Oral and Oropharyngeal Cancer

Oral and Oropharyngeal Cancer

According to data from the American Cancer Society for 2018, over 51,000 people will be diagnosed with oral and oropharyngeal cancer in the United States.  Although the rates of fatalities have decreased, roughly 20% of these individuals will not survive. Oral cavity cancer (OC) refers to mouth cancer, while oropharyngeal cancer (OPC) is throat cancer. As with most forms of the disease, early detection is critical to survival and maintaining a good quality of life. Primary care providers such as physicians and dentists are the most likely to detect signs of these diseases.

Cancer
Cancer

Signs & Symptoms of Oral and Oropharyngeal Cancer:

There are various potential signs of these forms of cancer including;

  • The leading indicator is a sore located inside the mouth that will not heal
  • Persistent feelings of pain, a sore throat, or numbness
  • The development of a mass or lump in the cheek
  • The presence of leukoplakia, which are white patches, or erythroplakia, which are red in color
  • Trouble moving the tongue or jaw; or difficulty chewing or swallowing
  • Teeth loosening near points that are painful within the mouth

 

Common Locations for Mouth & Throat Cancer:

Some of the locations where these cancer cells are commonly detected include the tongue, tonsils, oropharynx (soft palate area entering the throat) and gums. Some less common sites include the lips or roof of the mouth. Those who are cured of these forms of cancer may face development of cancer years later in nearby areas such as deeper within the throat or the lungs.

Oral and Oropharyngeal Cancer
Oral and Oropharyngeal Cancer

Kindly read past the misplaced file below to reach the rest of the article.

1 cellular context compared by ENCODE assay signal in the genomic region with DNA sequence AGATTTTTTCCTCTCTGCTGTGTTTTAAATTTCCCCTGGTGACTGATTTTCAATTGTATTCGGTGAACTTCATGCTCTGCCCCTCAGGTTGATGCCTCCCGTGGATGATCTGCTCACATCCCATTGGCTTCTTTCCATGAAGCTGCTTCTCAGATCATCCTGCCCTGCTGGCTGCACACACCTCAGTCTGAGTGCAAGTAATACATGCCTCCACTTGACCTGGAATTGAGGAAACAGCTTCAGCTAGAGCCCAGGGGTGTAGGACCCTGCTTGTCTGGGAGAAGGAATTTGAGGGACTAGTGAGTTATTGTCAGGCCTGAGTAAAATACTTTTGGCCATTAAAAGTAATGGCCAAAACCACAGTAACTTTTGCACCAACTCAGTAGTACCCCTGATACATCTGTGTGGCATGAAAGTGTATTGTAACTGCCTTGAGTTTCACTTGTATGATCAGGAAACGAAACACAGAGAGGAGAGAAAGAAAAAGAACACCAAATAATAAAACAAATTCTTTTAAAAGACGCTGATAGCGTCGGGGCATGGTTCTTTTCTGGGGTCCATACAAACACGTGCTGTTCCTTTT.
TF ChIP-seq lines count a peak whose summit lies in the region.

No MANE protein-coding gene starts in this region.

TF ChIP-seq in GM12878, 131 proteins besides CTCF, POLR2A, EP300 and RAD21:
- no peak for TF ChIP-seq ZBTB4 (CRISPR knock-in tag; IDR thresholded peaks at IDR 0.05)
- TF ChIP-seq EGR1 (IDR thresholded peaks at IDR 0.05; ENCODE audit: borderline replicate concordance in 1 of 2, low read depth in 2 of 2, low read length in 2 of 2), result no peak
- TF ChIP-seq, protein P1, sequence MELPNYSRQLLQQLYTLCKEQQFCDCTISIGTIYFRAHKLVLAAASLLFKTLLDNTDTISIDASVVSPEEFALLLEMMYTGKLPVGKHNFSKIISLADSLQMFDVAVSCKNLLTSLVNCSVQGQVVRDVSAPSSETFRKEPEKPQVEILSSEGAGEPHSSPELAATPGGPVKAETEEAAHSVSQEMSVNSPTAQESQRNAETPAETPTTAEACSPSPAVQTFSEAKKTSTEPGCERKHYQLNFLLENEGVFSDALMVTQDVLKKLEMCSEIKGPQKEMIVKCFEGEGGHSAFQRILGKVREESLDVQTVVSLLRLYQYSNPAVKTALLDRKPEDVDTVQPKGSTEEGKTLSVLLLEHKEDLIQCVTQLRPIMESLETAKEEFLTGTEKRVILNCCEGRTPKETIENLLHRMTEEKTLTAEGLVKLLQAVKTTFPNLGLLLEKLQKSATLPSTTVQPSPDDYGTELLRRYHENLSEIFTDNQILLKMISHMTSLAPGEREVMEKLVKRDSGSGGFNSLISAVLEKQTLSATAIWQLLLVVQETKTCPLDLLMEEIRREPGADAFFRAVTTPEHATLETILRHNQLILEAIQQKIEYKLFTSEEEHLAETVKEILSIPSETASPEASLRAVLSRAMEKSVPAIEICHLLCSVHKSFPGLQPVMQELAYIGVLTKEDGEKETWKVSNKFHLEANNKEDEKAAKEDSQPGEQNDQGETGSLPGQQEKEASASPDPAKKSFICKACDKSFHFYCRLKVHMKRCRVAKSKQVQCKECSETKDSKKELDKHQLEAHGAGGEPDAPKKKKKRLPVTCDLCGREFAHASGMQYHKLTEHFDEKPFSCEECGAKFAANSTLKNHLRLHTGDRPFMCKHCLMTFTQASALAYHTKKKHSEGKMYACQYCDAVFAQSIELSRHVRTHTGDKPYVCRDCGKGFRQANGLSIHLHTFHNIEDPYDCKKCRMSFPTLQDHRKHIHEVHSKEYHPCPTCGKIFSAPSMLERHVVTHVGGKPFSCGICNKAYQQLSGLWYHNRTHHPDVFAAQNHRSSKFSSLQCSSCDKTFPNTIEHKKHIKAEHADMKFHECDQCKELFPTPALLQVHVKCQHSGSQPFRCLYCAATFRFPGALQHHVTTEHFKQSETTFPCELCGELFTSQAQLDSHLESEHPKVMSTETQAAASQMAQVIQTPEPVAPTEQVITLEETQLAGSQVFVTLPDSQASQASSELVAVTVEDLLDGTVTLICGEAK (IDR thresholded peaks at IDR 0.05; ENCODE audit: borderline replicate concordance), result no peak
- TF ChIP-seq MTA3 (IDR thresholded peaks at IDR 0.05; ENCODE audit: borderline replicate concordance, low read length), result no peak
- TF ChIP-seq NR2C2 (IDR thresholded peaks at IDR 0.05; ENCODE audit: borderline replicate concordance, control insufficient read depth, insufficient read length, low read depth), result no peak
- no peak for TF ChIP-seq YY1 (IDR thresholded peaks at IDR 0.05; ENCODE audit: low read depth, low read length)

Risk Factors of Oral and Oropharyngeal Cancer:

Men are nearly two times more likely to develop these diseases. Blacks and whites are equally prone to the diseases. Oropharyngeal cancer is potentially linked to those infected with Human Papillomavirus (HPV) infection. The average age of those diagnosed is approximately 62. Those who use tobacco, alcohol, or betel quid, which is chewed by people in Asia, are more prone. Those in lower socio-economic levels, those who rarely eat fruits and vegetables, and those who fail to maintain their oral health are also at an increased risk.

 

Human Papillomavirus (HPV) Link

The Centers for Disease Control & Prevention says HPV is an infection believed to be transmitted through sex. Approximately 63% of those diagnosed with OPC also have HPV. Many effects of HPV are preventable by a vaccine. Roughly 9 million people in the U.S. are infected, most are under the age of 30. There are several forms of the infection, some of which do not exhibit signs or symptoms. The form of HPV that causes genital area warts is believed to be different from those tied to OPC.

Treatments:

Chemotherapy Treatment:

Often chemotherapy is chosen as a treatment option when the cancer has spread to other neighboring areas of the body. The process uses anti-cancer drugs shown to often reduce the size or limit the growth of cancerous cells. Systemic uses anti-cancer drugs entering the bloodstream to circulate throughout the body. Regional chemotherapy is where the drugs are administered specifically to the area where the cancer cells exist.

 

Surgical Treatment:

When cancer cells in the mouth or throat are detected early on, a surgical procedure is an option. This is appropriate when the region of cancer cells can be clearly identified and has not spread. The surgeon will try to remove the tumor and surrounding tissues. Fortunately, developments in reconstructive surgery allow for the appearance of the extracted area to be visibly improved.

 

Radiation Treatment:

External beam radiation therapy (EBRT) involves delivering high doses of radiation to the region of the cancer cells from outside of the body. Brachytherapy is when radiation is delivered from inside the mouth. Implants may be used to expose the radiation continuously to the cancerous region.

 

Maintaining excellent oral health is critical to our overall well-being. Diseases such as OC and OPC are more successfully treated when they are detected earlier on. This is yet another reason to be sure to visit your dentist every six months, as they may notice an abnormality within the mouth or throat area.

 

Author:Dr. Theresa Collins, From Mesa, Arizona, USA

Contact: (480) 838-3033

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